Dave Richards AA7EE

September 9, 2016

A Scratch-Build of N6KR and Wilderness Radio’s SST for 20M

Note – all links in this post open in a new browser window. It would be a good idea to clear your cache from time to time, to make sure your browser loads the latest version of this post. As an example, I just found an error on the schematic, and uploaded a newer, correct diagram.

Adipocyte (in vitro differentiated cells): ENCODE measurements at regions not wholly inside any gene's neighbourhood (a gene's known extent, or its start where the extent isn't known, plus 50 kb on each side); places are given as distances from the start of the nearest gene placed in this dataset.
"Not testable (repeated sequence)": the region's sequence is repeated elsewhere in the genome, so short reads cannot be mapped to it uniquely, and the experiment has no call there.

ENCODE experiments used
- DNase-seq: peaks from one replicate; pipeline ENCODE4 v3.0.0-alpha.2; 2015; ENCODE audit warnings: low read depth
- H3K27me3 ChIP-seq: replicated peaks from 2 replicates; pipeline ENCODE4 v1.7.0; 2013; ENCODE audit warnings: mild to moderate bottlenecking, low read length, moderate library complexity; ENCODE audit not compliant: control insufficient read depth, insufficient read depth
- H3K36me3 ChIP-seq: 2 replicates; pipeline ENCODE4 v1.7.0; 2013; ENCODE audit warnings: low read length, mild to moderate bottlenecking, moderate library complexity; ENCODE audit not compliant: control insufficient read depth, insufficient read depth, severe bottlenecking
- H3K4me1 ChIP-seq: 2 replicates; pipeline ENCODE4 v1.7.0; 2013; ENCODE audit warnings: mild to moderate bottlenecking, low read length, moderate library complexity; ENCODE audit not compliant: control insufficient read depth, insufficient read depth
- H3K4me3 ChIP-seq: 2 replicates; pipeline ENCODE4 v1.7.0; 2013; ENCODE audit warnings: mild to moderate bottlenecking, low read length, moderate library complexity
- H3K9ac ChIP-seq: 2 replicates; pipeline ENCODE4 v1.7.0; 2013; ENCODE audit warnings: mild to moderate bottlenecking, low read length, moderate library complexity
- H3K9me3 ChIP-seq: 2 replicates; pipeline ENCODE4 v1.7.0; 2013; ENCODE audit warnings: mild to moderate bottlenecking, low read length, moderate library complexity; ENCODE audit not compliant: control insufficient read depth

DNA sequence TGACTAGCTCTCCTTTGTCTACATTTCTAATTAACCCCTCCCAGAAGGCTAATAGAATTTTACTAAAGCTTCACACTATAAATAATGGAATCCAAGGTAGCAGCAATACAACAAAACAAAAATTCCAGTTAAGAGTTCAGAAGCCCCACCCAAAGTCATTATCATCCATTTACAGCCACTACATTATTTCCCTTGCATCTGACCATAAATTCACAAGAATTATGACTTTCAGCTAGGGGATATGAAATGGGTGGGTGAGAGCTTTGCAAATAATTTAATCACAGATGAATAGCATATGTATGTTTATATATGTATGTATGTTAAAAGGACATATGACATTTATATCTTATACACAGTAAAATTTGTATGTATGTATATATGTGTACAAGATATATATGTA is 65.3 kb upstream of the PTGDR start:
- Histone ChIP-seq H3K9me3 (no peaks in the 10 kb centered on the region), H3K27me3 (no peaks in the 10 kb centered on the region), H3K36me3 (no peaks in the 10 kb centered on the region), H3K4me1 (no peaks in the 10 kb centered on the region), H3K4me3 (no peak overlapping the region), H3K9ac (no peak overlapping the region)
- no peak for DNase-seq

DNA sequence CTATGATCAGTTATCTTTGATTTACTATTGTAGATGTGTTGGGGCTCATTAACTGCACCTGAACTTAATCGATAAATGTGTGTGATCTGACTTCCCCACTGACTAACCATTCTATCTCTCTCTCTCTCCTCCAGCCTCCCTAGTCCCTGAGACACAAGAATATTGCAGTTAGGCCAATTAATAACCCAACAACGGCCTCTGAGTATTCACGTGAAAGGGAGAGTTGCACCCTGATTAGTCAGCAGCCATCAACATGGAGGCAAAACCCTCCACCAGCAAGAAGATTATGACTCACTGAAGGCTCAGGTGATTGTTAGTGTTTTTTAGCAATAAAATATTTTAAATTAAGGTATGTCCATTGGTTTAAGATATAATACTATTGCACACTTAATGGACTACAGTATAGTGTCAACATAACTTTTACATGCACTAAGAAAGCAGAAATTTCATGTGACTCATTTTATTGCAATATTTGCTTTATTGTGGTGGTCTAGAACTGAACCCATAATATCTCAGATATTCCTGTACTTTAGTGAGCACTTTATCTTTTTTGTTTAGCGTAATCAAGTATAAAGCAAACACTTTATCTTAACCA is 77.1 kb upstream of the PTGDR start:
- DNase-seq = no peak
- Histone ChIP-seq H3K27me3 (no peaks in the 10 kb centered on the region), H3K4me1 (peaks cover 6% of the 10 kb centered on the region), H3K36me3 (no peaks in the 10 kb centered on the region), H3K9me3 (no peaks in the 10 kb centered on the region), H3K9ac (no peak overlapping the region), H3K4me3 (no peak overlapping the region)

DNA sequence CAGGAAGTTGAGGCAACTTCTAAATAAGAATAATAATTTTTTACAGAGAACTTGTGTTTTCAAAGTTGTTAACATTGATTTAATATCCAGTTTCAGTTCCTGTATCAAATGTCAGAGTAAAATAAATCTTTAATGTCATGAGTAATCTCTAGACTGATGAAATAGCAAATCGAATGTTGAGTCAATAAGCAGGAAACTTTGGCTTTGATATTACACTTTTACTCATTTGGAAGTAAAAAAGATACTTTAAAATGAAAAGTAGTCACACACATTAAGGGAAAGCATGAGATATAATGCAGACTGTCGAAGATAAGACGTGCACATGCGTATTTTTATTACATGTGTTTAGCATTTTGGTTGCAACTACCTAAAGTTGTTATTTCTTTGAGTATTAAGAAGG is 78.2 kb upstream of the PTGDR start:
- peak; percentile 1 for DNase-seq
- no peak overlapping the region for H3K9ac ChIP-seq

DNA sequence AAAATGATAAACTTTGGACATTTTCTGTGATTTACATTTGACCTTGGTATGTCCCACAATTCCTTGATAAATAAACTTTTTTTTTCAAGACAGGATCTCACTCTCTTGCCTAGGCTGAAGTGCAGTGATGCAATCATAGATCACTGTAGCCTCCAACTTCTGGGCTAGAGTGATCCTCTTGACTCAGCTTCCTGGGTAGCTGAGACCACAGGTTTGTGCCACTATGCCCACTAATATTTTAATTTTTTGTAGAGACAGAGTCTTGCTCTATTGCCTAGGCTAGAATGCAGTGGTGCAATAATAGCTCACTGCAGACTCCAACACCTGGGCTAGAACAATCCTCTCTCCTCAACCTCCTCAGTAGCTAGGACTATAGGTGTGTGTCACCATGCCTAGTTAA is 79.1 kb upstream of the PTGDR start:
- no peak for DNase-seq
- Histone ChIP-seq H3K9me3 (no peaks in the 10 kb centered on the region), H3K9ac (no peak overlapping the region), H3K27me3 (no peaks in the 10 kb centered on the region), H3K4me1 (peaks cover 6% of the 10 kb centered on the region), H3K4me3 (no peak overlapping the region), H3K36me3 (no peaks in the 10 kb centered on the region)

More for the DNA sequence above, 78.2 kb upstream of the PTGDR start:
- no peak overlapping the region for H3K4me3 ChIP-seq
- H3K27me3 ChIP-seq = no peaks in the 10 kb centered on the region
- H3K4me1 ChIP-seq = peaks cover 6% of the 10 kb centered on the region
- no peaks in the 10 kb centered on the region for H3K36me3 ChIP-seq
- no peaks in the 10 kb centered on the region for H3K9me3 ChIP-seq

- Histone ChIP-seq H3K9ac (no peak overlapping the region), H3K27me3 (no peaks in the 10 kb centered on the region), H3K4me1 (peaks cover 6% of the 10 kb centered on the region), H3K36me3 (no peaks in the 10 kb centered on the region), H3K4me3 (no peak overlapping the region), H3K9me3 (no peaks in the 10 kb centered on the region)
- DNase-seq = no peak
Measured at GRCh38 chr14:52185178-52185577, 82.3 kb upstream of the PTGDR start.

I’ve been wanting to build an SST for a few years now. It’s a plucky little rig, with a lot of character. Designed by Wayne N6KR in the late 90’s, appearing as a full article in QRPp, and a kit sold by Wilderness Radio, it ignited the imaginations of a whole generation of builders for it’s combination of simplicity, performance, and willingness to accept modifications cheerfully. The review from Adventure Radio Society was quite positive. It is a VXO-based QRP CW transceiver, with a simple superhet receiver (SST = Simple Superhet Transceiver), and a TX that puts out up to 3W, depending on your choice of transistor in the final (it can be dialed down for battery-powered outings). It has very fast, clean QSK – so fast, in fact, that it feels as if I can hear the band all the time I’m sending (W6JL would approve). You actually listen to your own signal as you’re sending – there is no separately generated sidetone. The sidetone level does vary with the volume control, as opposed to being a fixed volume, but I only find this to be an issue when I have the AF gain all the way up, in which case I either quickly adjust the volume knob, or partially pull the earbuds away from my ears while sending. By the way, the sidetone on this little rig sounds really nice. It’s a feature which helps to make operating the SST an enjoyable experience.